So, I experimented. I heated cashew cream with maple syrup, vanilla, and a pinch of salt. The resulting sauce is heavenly. It tastes like a cross between toffee sauce and melted ice cream, so it's more traditional than it might seem.

And the cashew sauce complements the vegan sticky toffee pudding perfectly. It's plenty sweet, but not over-the-top.

A bag of whole grain flour has been used to make a few small, round cakes, which are positioned on dessert plates. The perfect flour blend for vegan sticky toffee pudding

I use a mix of all purpose and sprouted, whole wheat flour in this recipe.

Why? Because the nutty, complex flavor of whole wheat flour works really nicely with the sweetness of the dates.

My sprouted grain flour of choice is the organic, sprouted whole wheat flour from One Degree Organics. As many of you know, I love this brand for its transparent sourcing and the quality of its own grain products. One Degree Oats are mainstays in my breakfast routine, and I love to use the sprouted wheat and spelt flours in baking.

Why sprouted? Sprouting may help to make the nutrients in whole grains more bioavailable. I also think that sprouted grains taste a little sweeter than their un-sprouted counterparts.

Storing sticky toffee pudding

This vegan sticky toffee pudding is the type of dessert that's best while it's warm. But I've had success storing the leftovers, especially since I've made it a few times now.

After you bake and release the puddings from their ramekins, allow them to cool completely. Then, store them in airtight containers till you're ready to cover them in cashew sauce.

Speaking of that, the cashew sauce can be kept in an airtight container in the fridge for up to four days. Reheat it in a saucepan while stirring it gently.

A few mini ramekins contain a golden-hued cake. They sit on a white surface, accompanied by a creamy sauce. Vegan sticky toffee pudding is on a small dessert plate, with cashew cream sauce and another ramekin of pudding in the background. Print Vegan Sticky Toffee Pudding This vegan sticky toffee pudding is nothing short of magical! Moist cake is studded with dates and topped with a caramel-like cashew sauce. Course DessertDiet Vegan, VegetarianKeyword dates Prep Time 10 minutesCook Time 25 minutesSoaking time 20 minutesTotal Time 55 minutes Servings 6 servings Author Gena Hamshaw Ingredients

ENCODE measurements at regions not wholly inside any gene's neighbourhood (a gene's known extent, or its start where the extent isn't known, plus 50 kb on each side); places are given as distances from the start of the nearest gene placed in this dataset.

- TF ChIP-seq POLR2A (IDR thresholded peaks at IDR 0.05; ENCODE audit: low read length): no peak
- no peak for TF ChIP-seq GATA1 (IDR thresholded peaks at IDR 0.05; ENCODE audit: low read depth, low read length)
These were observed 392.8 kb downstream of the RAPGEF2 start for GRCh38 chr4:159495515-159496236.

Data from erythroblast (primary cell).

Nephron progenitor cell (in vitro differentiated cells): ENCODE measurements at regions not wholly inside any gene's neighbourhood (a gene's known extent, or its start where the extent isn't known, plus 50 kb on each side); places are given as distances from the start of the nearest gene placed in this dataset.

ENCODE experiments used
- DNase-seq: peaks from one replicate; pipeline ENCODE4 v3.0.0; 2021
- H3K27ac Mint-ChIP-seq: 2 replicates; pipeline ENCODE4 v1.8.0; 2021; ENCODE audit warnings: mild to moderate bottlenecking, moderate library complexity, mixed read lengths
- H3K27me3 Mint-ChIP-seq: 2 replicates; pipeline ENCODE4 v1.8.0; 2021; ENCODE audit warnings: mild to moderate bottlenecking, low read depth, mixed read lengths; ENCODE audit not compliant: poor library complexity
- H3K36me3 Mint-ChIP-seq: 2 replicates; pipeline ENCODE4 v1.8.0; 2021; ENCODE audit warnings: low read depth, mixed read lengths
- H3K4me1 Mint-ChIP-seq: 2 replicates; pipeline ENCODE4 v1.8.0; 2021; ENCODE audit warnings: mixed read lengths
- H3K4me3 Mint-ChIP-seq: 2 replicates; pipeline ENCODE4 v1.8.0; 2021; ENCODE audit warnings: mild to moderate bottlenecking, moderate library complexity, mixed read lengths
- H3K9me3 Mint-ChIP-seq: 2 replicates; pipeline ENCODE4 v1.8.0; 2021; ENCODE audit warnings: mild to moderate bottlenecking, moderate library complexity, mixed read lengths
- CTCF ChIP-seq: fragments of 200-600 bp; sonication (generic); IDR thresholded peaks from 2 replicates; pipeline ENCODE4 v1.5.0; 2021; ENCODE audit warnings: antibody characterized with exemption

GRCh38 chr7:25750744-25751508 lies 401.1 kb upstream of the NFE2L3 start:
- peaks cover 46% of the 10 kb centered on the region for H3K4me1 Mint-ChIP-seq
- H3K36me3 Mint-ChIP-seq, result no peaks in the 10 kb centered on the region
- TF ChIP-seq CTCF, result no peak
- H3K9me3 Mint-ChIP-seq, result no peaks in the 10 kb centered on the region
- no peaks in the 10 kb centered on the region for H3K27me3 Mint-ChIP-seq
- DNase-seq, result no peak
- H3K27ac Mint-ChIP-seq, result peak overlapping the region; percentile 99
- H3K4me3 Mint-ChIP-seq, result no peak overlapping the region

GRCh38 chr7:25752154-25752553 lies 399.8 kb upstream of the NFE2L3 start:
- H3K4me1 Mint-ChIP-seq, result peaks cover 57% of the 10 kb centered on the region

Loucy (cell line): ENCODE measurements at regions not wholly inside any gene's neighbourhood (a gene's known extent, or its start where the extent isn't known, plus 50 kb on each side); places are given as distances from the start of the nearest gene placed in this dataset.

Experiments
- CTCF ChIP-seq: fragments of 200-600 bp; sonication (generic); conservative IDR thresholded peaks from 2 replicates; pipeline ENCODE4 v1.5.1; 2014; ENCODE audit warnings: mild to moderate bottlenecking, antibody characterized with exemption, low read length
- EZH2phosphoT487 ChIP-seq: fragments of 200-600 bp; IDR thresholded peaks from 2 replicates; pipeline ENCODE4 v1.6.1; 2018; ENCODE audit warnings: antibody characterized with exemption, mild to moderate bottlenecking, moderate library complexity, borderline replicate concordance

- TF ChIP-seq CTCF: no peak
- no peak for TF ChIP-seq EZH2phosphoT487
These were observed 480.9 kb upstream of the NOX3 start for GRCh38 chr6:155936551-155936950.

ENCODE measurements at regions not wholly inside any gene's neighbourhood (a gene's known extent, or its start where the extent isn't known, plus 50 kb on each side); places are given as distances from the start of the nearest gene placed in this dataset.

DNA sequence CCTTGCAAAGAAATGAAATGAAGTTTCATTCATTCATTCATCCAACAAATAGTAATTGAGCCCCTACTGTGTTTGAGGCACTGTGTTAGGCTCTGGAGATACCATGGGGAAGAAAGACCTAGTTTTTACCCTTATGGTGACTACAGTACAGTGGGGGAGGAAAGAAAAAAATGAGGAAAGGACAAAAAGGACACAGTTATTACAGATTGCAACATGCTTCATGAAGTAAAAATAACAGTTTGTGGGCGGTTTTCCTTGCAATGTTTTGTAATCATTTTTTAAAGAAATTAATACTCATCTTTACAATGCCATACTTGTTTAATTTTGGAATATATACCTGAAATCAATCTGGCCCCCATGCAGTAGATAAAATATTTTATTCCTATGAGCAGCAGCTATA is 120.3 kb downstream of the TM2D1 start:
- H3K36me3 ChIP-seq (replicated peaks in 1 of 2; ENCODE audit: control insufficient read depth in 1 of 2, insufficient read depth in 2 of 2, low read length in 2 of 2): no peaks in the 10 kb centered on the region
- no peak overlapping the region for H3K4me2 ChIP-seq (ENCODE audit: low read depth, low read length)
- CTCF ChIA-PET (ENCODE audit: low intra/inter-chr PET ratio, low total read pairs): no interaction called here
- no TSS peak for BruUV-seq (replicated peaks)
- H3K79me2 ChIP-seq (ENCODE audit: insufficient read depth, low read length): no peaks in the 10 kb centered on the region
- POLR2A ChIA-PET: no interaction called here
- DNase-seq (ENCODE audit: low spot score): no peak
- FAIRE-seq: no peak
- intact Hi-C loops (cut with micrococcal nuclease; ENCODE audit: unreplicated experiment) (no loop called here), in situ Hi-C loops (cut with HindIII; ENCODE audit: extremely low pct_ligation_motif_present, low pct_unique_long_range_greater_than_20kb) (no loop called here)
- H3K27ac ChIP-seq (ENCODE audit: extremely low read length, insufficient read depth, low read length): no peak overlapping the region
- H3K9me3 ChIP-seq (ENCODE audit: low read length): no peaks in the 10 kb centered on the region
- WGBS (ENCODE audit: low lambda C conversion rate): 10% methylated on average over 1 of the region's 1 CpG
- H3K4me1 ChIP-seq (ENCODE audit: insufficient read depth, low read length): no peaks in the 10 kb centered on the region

• 1 1/2 cups (8 ounces) packed, pitted, chopped Medjool dates
  • 1 cup boiling water
  • 1 teaspoon baking soda
  • 1/2 cup One Degree Organics Sprouted Whole Wheat Flour
  • 1 teaspoon baking powder
  • 1/4 teaspoon salt
  • 3/4 cup unbleached, all-purpose flour
  • 1/3 cup packed light or dark brown sugar
  • 8 tablespoons (1 stick) melted vegan butter (plus extra for greasing your baking dish)
  • 1 teaspoon vanilla extract
For the creamy cashew sauce Instructions
  • Preheat the oven to 350F. Lightly grease 6 ramekins or a 9-inch, round soufflé dish.
  • Put the chopped dates into a bowl. Sprinkle them with the baking soda. Pour the boiling water over the dates and stir to make sure they're all covered. Allow the dates to soak for 20 minutes.
  • While the dates soak, whisk together the flours, baking powder, salt, and sugar in a large mixing bowl. When the dates are ready, add them—along with their soaking water—to the dry ingredients, followed by the melted vegan butter. Stir till the batter is evenly combined.
  • Divide the batter into the ramekins and place them onto a baking sheet. Transfer the sheet to the oven. Bake for 25 minutes, or until the tops of the puddings are domed and set. Allow the puddings to cool for 10 minutes before inverting them out of their ramekins.
  • To make the cashew sauce, combine all ingredients into a saucepan and bring to a simmer over low heat. Heat the sauce, stirring constantly, for 3-5 minutes, or until it's slightly thickened. Pour it over the puddings and serve them warm.
A plant-based version of sticky toffee pudding, studded with dates, sits on a dessert plate. A piece of the pudding has been cut into with a fork.

The recipe makes six servings, but they're generous servings! Especially for a sweet, sticky cake like this. One pudding could easily be enjoyed by two people.

That's one of many reasons that vegan sticky toffee pudding is a good Valentine's Day recipe. Make it to share with a loved one, if you're lucky enough to be quarantining with someone you care about.

Or, make the recipe and enjoy it as a gift to yourself. It's one of the nicest dessert gifts I can think of, and I hope you'll enjoy it.


This post is sponsored by One Degree Organics. All opinions are my own. Thanks for your support!

The post Magical Vegan Sticky Toffee Pudding appeared first on The Full Helping.

переводить | Thu, 11 Feb 2021 18:01:06 +0000

Lentil Tomato Pasta Stew

This one-pot lentil tomato pasta stew is so cozy, hearty, and comforting! It's also packed with plant-based nutrition from vegetables and legumes, and it's easy to make gluten-free.